The Defense Security Service (“DSS”) imposes ownership and control restrictions on a U.S. business with access to classified information under national security clearances if its parent entity or investors pose concerns regarding Foreign Owner- ship, Control or Influence (“FOCI”). For a transaction involving a private fund buyer, DSS reviews the participation of “foreign interests” — e.g., foreign limited partners, non-U.S. fund entities or foreign lenders — when analyzing FOCI risks.

DSS recently published its first set of regulations governing the process for review- ing and approving foreign investment in U.S. businesses that hold Facility Security Clearances (“FCLs”).1 The new DSS rules update a process more than 20 years old for reviewing proposed transactions that pose potential FOCI concerns.

DSS oversees special restrictions on hundreds of U.S. businesses that hold FCLs be- cause of such FOCI concerns. In 2011, DSS reviewed many transactions and im- posed “FOCI Mitigation Agreements” on 21 companies and required the appointment of Independent Directors approved by DSS. In nine transactions, DSS imposed “Proxy Agreements” that forced foreign investors to relinquish con- trol of the U.S. business holding an FCL in order to ensure protection of classified information.2

The DSS regulations provide that a U.S. company “determined to be under FOCI is ineligible for an FCL unless and until security measures have been put in place to mitigate FOCI.”3 Thus, DSS “will invalidate any existing FCL” upon closing on a sale, merger or other transaction involving significant foreign participation unless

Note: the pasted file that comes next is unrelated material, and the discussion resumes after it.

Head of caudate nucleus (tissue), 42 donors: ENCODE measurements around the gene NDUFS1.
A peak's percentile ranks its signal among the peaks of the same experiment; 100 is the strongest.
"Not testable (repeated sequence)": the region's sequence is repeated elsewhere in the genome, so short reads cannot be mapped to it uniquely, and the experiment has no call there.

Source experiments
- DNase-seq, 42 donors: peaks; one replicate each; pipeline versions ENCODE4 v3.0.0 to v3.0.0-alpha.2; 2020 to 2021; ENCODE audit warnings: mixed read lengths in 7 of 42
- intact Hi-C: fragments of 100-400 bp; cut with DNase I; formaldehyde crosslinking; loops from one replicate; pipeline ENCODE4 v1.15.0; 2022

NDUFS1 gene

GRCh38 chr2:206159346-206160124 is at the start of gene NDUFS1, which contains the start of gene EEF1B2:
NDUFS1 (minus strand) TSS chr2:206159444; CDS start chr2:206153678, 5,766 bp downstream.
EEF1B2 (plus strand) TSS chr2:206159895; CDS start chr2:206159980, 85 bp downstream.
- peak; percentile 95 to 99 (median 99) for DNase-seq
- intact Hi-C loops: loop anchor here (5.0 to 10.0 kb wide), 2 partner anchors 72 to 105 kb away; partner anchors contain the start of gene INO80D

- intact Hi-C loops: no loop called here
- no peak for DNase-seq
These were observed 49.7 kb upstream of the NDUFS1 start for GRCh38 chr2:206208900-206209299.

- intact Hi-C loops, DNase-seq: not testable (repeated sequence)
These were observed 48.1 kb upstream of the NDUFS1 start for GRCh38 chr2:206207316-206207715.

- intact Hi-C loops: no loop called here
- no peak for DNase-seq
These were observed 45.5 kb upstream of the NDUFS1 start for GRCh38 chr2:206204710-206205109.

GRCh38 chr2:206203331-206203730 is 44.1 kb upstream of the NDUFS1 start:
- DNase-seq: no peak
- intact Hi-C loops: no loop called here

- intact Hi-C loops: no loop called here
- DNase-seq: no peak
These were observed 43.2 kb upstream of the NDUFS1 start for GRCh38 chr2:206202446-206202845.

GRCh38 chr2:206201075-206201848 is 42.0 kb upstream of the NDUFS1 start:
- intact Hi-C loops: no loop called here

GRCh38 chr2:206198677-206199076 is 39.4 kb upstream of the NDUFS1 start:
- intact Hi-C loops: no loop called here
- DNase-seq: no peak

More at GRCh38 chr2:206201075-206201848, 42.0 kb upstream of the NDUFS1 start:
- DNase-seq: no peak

(1) the buyer has submitted to DSS a proposed “FOCI Action Plan” and DSS has found the Action Plan acceptable and (2) the company agrees to adequate interim protections.4 Previously, DSS would allow a target company to keep its FCL after closing if its buyer submitted a “Commitment Letter” and was “negotiating” a FOCI Mitigation Plan “in a timely manner” after closing. DSS is now ending that practice.

Under the new rules, a proposed FOCI Action Plan must be submitted before clos- ing. DSS commits to provide “feedback” within 30 days.5 When planning an acqui- sition, a buyer will need additional time to develop its Action Plan and to negotiate adjustments in response to DSS feedback. Without adequate time to resolve issues, a target could lose its FCL, preventing it from receiving classified information, working on classified matters, or obtaining new classified contracts after closing.

The new rules also formalize the relationship between DSS reviews and reviews by the Committee on Foreign Investment in the United States (“CFIUS”).6 The new DSS process now officially overlaps with the CFIUS process, which can take up to 90 days, and the 60-day period for Export Control notices that may be required by the Department of State under the International Traffic in Arms Regulations (“ITAR”).

The table below summarizes reviews and time periods for acquisitions of defense and national security businesses.

Click here to view table.

As a practical matter, the new 30-day DSS timeline should be considered the mini- mum for planning purposes. Additional time may be needed to prepare and make adjustments for the FOCI Action Plan and to confirm DSS approval before closing.